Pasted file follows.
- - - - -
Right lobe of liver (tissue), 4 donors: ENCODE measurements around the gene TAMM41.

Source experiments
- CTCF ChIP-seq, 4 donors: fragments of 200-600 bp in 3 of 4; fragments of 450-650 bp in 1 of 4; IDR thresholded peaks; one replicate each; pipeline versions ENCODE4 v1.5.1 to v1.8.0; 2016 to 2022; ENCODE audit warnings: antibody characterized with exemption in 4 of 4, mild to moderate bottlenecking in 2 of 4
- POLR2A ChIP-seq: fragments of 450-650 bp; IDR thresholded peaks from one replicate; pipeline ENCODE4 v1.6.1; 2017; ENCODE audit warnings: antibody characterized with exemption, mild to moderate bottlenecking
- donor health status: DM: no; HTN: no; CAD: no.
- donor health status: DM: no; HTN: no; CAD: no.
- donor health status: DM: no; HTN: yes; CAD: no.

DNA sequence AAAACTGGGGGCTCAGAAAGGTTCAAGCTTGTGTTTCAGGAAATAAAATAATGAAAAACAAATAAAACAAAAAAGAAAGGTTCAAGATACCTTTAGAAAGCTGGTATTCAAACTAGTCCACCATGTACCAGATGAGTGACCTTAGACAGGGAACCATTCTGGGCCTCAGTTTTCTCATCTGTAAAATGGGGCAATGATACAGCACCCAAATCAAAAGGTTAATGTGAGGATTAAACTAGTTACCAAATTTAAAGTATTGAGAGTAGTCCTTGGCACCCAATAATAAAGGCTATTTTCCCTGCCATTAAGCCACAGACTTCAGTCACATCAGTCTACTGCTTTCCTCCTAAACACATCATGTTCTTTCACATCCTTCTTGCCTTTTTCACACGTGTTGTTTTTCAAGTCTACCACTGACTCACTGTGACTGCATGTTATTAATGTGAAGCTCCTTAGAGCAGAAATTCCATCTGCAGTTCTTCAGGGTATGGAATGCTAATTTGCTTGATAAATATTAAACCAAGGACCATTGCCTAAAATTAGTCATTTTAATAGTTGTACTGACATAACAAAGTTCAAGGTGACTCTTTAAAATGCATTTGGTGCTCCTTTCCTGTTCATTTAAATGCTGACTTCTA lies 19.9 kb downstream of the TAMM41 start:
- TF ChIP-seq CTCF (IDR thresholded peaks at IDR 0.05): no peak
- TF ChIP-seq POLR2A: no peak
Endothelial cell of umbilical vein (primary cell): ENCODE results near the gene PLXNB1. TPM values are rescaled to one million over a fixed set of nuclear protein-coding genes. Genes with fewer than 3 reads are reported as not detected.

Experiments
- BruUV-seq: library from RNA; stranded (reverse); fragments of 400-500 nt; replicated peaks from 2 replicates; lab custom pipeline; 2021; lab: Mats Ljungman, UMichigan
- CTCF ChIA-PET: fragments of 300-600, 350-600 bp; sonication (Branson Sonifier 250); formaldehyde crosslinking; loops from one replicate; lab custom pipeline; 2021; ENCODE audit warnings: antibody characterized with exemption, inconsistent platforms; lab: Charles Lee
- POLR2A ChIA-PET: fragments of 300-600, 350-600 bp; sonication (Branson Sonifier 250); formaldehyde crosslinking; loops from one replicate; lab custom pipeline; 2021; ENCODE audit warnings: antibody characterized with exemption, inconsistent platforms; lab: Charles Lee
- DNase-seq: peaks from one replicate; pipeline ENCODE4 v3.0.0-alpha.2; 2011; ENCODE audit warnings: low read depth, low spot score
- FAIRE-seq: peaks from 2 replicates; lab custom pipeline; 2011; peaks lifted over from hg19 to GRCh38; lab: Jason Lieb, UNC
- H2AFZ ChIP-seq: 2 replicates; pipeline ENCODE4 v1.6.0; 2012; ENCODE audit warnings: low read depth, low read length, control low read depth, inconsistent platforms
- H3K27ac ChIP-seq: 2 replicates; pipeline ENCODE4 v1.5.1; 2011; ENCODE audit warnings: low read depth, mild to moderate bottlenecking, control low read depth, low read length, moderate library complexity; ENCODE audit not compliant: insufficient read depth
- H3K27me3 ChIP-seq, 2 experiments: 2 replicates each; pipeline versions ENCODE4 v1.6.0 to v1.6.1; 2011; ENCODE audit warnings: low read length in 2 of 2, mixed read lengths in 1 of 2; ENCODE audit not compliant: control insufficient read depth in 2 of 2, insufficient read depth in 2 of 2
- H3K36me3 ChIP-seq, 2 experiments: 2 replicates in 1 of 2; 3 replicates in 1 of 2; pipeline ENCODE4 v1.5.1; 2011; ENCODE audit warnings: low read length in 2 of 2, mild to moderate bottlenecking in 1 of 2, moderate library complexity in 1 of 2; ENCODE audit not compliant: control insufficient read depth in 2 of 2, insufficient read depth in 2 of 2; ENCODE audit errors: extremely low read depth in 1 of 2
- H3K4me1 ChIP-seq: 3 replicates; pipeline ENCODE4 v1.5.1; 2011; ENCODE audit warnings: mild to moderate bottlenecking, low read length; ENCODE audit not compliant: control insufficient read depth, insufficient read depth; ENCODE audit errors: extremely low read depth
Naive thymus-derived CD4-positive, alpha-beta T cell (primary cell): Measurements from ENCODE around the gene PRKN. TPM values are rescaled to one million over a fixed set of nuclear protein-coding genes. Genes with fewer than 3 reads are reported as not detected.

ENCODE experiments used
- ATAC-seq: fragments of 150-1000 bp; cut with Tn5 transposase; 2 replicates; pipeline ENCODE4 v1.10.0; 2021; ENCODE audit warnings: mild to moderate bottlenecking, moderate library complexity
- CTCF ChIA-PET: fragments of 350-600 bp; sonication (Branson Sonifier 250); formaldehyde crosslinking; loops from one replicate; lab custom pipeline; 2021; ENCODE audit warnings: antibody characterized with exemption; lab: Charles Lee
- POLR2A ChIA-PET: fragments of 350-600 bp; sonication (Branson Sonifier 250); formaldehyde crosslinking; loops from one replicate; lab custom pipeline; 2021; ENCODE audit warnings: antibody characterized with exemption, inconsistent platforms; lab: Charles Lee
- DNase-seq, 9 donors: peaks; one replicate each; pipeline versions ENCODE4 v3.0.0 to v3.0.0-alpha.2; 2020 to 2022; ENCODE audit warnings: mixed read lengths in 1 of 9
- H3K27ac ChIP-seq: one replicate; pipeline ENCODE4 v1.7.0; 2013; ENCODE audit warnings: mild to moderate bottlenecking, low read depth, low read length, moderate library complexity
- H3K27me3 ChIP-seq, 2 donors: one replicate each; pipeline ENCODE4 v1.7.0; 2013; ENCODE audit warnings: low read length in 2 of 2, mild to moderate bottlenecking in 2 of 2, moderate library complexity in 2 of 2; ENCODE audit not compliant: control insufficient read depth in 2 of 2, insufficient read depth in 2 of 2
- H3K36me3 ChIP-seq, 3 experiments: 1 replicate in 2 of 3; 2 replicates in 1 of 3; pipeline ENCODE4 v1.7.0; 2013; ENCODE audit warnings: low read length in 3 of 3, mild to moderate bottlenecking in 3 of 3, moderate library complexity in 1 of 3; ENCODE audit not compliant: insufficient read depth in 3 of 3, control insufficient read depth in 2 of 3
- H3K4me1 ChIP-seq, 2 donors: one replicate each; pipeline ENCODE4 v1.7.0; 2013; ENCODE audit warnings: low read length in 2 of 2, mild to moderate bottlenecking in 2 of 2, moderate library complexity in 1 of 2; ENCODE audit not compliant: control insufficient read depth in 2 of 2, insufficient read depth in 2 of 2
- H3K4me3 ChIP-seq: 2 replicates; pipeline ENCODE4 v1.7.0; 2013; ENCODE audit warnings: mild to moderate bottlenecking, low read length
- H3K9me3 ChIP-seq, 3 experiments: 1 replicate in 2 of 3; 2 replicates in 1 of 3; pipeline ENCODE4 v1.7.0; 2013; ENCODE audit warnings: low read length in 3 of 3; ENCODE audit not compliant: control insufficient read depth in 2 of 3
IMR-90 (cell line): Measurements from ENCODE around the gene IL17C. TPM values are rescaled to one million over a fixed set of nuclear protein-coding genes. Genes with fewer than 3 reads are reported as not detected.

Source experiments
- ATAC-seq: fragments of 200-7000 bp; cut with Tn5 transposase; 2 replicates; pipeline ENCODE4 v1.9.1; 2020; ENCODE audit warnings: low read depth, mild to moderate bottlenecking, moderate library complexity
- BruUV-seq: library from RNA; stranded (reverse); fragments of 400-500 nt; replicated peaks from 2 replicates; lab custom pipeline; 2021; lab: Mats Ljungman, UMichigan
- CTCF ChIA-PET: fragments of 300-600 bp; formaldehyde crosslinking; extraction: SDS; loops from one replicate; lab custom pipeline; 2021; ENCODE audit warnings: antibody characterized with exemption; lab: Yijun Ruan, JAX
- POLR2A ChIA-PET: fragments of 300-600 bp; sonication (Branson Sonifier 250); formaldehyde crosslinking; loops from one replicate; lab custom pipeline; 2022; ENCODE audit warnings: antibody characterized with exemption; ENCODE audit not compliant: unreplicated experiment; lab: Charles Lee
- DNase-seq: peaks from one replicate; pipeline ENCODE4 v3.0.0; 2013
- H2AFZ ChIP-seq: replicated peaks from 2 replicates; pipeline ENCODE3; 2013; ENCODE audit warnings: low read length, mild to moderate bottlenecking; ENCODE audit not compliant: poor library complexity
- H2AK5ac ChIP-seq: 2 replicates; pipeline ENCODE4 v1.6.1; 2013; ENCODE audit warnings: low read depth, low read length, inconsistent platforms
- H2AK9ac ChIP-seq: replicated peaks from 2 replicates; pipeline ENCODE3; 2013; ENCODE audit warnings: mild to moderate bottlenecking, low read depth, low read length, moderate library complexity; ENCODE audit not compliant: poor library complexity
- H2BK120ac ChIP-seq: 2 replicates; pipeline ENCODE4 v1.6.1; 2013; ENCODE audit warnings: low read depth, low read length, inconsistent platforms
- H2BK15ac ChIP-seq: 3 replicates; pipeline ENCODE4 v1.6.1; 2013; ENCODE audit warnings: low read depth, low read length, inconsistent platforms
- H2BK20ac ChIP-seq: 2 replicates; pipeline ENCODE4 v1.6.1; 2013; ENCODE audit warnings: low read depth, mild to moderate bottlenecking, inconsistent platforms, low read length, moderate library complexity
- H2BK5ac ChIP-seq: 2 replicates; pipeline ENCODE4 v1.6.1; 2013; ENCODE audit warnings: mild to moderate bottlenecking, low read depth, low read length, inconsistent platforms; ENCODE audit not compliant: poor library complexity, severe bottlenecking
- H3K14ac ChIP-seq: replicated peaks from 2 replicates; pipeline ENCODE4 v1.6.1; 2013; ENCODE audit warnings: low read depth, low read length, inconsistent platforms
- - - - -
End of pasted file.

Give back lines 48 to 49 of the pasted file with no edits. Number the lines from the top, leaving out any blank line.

- H2BK5ac ChIP-seq: 2 replicates; pipeline ENCODE4 v1.6.1; 2013; ENCODE audit warnings: mild to moderate bottlenecking, low read depth, low read length, inconsistent platforms; ENCODE audit not compliant: poor library complexity, severe bottlenecking
- H3K14ac ChIP-seq: replicated peaks from 2 replicates; pipeline ENCODE4 v1.6.1; 2013; ENCODE audit warnings: low read depth, low read length, inconsistent platforms